Tuesday, June 8, 2010


The culture of a group can now be defined as: A pattern of shared basic assumptions that the group learned as it solved its problems of external adaptation and internal integration, that has worked well enough to be considered valid and therefore, to be taught to new members as the correct way to perceive, think, and feel in relation to those problems.Organizational culture is the personality of any organization. Culture is comprised of the assumptions, values, norms and tangible signs (artifacts) of organization members and their behaviours. Members of an organization soon come to sense the particular culture of an organization. Culture is one of those terms that's difficult to express distinctly, but everyone knows it when they sense it. For example, the culture of a large, for-profit corporation is quite different than that of a hospital which is quite different that of a university. You can tell the culture of an organization by looking at the arrangement of furniture, what they brag about, what members wear, etc. - similar to what you can use to get a feeling about someone's personality.
Corporate culture can be looked at as a system. Inputs include feedback from, e.g., society, professions, laws, stories, heroes, values on competition or service, etc. The process is based on our assumptions, values and norms, e.g., our values on money, time, facilities, space and people. Outputs or effects of our culture are, e.g., organizational behaviors, technologies, strategies, image, products, services, appearance, etc.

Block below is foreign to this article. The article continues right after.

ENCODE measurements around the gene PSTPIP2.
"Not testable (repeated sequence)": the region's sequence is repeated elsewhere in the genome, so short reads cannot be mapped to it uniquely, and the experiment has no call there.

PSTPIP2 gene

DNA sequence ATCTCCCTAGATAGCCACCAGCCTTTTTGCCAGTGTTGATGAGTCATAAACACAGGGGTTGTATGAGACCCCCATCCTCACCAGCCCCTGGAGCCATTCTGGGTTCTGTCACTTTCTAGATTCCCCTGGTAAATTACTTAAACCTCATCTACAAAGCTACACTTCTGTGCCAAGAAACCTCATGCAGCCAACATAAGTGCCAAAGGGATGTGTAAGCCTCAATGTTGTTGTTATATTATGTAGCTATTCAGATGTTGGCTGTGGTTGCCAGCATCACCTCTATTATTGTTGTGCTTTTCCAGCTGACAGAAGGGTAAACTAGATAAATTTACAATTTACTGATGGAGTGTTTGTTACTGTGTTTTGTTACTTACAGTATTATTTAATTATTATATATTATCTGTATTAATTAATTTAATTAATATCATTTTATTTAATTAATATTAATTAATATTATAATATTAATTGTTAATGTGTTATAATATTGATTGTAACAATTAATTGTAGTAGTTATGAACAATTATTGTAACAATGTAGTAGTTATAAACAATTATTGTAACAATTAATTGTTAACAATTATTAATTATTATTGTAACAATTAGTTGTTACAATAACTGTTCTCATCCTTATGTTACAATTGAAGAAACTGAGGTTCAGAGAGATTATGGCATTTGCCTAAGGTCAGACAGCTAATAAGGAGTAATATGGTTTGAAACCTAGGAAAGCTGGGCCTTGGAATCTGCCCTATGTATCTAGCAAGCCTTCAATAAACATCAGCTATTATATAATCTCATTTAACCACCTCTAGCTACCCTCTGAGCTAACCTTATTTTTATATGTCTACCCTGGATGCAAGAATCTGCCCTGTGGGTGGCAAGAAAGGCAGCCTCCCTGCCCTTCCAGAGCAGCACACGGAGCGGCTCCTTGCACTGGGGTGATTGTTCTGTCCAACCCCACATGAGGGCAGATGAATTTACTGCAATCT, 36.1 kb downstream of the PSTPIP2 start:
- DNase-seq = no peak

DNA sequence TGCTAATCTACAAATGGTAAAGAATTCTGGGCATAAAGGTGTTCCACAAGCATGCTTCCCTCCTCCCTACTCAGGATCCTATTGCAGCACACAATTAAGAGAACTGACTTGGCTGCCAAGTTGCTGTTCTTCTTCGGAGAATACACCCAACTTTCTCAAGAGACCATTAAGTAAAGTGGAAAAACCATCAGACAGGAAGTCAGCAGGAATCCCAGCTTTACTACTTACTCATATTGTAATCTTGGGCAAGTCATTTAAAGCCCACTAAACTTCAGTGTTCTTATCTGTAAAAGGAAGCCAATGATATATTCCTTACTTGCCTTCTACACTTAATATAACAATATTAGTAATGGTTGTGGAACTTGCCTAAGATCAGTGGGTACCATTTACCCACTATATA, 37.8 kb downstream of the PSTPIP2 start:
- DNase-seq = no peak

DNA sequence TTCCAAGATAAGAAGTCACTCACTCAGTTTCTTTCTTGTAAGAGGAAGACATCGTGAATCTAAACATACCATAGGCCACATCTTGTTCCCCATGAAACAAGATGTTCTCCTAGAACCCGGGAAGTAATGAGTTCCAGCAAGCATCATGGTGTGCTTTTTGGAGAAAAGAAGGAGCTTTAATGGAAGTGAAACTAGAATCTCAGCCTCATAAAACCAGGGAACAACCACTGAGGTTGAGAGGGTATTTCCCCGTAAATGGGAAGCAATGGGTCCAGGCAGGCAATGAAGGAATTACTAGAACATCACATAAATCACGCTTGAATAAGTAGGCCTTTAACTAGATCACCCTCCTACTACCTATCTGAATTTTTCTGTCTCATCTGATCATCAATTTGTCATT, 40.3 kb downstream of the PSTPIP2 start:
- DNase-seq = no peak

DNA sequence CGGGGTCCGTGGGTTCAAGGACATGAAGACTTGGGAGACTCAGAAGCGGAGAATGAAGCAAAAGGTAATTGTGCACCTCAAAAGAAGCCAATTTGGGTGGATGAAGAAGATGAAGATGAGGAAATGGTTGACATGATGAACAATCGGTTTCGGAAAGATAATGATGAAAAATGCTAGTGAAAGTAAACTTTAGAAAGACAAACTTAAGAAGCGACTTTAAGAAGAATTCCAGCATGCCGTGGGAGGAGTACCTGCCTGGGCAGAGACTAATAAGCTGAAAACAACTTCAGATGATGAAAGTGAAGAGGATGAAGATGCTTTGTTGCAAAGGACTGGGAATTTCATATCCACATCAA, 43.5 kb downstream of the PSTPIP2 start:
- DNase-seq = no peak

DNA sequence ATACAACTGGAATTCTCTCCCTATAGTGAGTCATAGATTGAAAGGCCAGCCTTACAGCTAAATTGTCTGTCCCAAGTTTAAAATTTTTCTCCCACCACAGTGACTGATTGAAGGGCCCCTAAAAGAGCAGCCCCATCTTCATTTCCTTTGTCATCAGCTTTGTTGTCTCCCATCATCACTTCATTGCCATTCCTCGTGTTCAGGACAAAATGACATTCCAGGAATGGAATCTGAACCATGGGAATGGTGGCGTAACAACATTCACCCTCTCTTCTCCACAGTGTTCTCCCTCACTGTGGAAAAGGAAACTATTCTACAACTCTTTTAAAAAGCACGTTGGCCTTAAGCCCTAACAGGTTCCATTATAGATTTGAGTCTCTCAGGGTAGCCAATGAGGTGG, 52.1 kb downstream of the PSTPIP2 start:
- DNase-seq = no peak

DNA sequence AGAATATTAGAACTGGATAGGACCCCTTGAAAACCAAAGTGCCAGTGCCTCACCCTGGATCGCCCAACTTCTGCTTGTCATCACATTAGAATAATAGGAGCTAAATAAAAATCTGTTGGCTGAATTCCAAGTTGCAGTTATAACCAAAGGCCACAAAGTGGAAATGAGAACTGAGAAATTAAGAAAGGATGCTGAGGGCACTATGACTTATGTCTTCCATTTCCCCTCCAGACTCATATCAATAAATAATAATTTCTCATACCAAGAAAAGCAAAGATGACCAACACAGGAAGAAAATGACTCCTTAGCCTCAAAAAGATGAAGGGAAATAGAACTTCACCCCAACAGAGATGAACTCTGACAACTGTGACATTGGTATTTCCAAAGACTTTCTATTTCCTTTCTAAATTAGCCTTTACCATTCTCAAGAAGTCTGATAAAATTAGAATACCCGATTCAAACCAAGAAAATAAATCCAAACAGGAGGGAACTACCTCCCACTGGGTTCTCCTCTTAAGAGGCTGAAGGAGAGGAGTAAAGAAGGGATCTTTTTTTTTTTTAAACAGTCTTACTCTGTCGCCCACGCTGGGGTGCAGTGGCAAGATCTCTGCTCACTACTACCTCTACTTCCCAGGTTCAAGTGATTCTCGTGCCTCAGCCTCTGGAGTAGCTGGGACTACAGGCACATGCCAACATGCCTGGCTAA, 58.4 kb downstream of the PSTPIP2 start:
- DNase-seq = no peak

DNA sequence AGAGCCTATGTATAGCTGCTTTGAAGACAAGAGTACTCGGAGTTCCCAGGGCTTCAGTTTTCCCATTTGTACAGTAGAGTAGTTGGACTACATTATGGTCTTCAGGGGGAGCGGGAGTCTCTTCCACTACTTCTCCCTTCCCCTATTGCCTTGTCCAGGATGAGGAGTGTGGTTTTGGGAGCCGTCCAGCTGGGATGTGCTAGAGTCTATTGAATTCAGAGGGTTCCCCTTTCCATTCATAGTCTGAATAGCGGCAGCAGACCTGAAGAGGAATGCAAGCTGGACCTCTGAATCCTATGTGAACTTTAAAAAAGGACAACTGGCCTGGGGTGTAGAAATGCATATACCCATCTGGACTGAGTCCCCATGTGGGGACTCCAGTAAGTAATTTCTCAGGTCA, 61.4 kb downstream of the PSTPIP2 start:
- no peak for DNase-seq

The organisational culture is a crucial element of organisational life. It holds things together and it is the fabric of "the way we do things around here" but is also where bad habits become well-established and good intentions go off centre.
The concept of culture is particularly important when attempting to manage a organization. Practitioners are coming to realize that, despite the best-laid plans, organizational change must include not only changing structures and processes, but also changing the corporate culture as well.